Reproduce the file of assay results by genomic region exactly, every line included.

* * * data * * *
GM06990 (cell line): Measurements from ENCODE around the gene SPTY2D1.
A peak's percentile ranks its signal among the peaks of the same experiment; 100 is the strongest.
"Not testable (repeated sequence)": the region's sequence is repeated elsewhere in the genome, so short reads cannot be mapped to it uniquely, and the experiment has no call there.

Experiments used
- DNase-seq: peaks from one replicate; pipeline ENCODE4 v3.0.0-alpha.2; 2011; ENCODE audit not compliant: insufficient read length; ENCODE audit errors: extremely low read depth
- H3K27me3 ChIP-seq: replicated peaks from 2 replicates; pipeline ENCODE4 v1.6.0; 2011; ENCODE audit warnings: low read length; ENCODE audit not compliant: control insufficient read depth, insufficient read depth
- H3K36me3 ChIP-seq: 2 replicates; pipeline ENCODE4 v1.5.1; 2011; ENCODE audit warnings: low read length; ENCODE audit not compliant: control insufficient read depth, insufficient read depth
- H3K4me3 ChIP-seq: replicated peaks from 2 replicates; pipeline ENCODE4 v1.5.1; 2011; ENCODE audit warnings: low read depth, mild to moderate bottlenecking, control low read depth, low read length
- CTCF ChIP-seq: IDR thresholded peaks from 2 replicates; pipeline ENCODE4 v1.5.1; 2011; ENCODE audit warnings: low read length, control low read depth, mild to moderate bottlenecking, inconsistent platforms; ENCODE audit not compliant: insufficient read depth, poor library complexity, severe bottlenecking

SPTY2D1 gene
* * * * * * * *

GM06990 (cell line): Measurements from ENCODE around the gene SPTY2D1.
A peak's percentile ranks its signal among the peaks of the same experiment; 100 is the strongest.
"Not testable (repeated sequence)": the region's sequence is repeated elsewhere in the genome, so short reads cannot be mapped to it uniquely, and the experiment has no call there.

Experiments used
- DNase-seq: peaks from one replicate; pipeline ENCODE4 v3.0.0-alpha.2; 2011; ENCODE audit not compliant: insufficient read length; ENCODE audit errors: extremely low read depth
- H3K27me3 ChIP-seq: replicated peaks from 2 replicates; pipeline ENCODE4 v1.6.0; 2011; ENCODE audit warnings: low read length; ENCODE audit not compliant: control insufficient read depth, insufficient read depth
- H3K36me3 ChIP-seq: 2 replicates; pipeline ENCODE4 v1.5.1; 2011; ENCODE audit warnings: low read length; ENCODE audit not compliant: control insufficient read depth, insufficient read depth
- H3K4me3 ChIP-seq: replicated peaks from 2 replicates; pipeline ENCODE4 v1.5.1; 2011; ENCODE audit warnings: low read depth, mild to moderate bottlenecking, control low read depth, low read length
- CTCF ChIP-seq: IDR thresholded peaks from 2 replicates; pipeline ENCODE4 v1.5.1; 2011; ENCODE audit warnings: low read length, control low read depth, mild to moderate bottlenecking, inconsistent platforms; ENCODE audit not compliant: insufficient read depth, poor library complexity, severe bottlenecking

SPTY2D1 gene